Flickr

  • www.flickr.com
    Abiola_Lapite's photos More of Abiola_Lapite's photos

« Regression to the Mean | Main | T. Rex »

March 24, 2005

Comments

dearieme

You respect the wishes of the dead so that the living may reasonably assume that their wishes will be honoured when they are dead, because that will influence their behaviour, and that of others, in a way that is beneficial for the society in question.

Frank McGahon

Dennett had some thoughts on this in "Consciousness Explained". As I recall one of his arguments was that it wasn't a bad idea to treat corpses with a little respect as it was likely that a more cavalier attitude towards bodies that were just dead would result in a more cavalier attitude to those which were almost dead.

Frank McGahon

Ok, I now realise that I am conflating "respect the wishes of the dead" and "respect the dead". Scratch that!

Jim

People respect the wishes of the dead as a gesture of love.

Abiola Lapite

It's a meaningless gesture, as the dead are in no position to appreciate it.

Andrew

"Ok, I now realise that I am conflating "respect the wishes of the dead" and "respect the dead"."

Well, most people want respect both when they're alive and dead. (That is to say, when they are alive, they want those who survive them to respect them after they die.) But I guess theoretically someone could put in their will that the corpse is to be mutilated and burned in public, or something, and then we'd have to do it (or would we?).

Jim

It's not meaningless; love is circular. People make the gesture for their own sake.

But your main point not only is obviously sensible and consistent with an atheistic worldview, it is also a necessary limit on the prerogatives of the (dead)individual. People have no right to expect to rule from beyond the grave.

Laurence Caromba

People have a strong emotional reaction against anything that constitutes "disrespect" for the dead. It's in the freakin' Illiad - nobody objects when Achilles kills Hector (he was just doing his job after all). But when he dragged his corpse around, suddenly everyone hates him.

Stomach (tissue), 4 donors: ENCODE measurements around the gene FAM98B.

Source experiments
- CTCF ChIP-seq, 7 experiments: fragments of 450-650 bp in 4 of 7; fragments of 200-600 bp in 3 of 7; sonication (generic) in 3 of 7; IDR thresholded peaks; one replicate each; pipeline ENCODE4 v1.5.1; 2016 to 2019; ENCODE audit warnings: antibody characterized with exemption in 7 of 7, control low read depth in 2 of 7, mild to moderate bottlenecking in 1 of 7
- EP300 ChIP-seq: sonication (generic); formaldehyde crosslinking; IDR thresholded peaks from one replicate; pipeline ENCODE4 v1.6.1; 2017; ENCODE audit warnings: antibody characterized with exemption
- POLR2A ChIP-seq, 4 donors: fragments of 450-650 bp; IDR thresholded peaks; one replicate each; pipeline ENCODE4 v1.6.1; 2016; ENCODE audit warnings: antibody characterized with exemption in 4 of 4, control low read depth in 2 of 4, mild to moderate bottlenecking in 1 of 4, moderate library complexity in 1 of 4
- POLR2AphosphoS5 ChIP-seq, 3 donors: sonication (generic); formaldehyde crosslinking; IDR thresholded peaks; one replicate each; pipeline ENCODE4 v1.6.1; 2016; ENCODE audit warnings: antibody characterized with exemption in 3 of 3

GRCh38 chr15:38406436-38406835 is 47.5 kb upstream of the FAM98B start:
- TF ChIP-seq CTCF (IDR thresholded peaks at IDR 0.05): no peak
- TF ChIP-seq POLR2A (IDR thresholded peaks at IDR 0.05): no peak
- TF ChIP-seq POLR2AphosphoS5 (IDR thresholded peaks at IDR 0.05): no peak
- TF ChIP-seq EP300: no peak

You can find plenty of examples from contemporary warfare. What shocked the Americans out of Somalia was not seeing their rangers get killed - it was seeing their corpses mutilated afterwards. Same for those three American contractors killed in Fallujah. Their deaths would have probably gone unnoticed had it not been for what happened to their bodies afterwards.

Abiola is correct in a purely rational sense. And personally, I couldn't care less what happens to me after I die. But most people don't think in purely rational terms. Anybody who wants to disrespect the dead does so at their peril.

Andrew

Richard Chappell posted a comment on my post - http://universalacid.blogspot.com/2005/03/why-should-we-respect-wishes-of-dead.html#comments - "I think a person can be harmed even after they are no longer (presently) existing. We just need to understand the harms as retroactive: your present actions are making the earlier person worse off. We are better off when our desires are fulfilled, but it doesn't matter *when* they are fulfilled.

"Suppose you dedicate your life to preserving ancient works of art. Then, after your death, someone burns down the gallery where all your preserved work was stored. They have made it so that your life went worse, since you failed in your primary goal. The exact timing of the failure doesn't matter.

"I think that those who dismiss the wishes of the dead tend to have a crudely hedonistic conception of wellbeing. But as you rightly note, we often feel that we can be harmed without our knowing (e.g. by people on the other side of the world). Why should a separation in time be any more significant than one in space?"

So, what do people think of that idea? Is the goodness of one's life outside of time? Can harm be retroactive?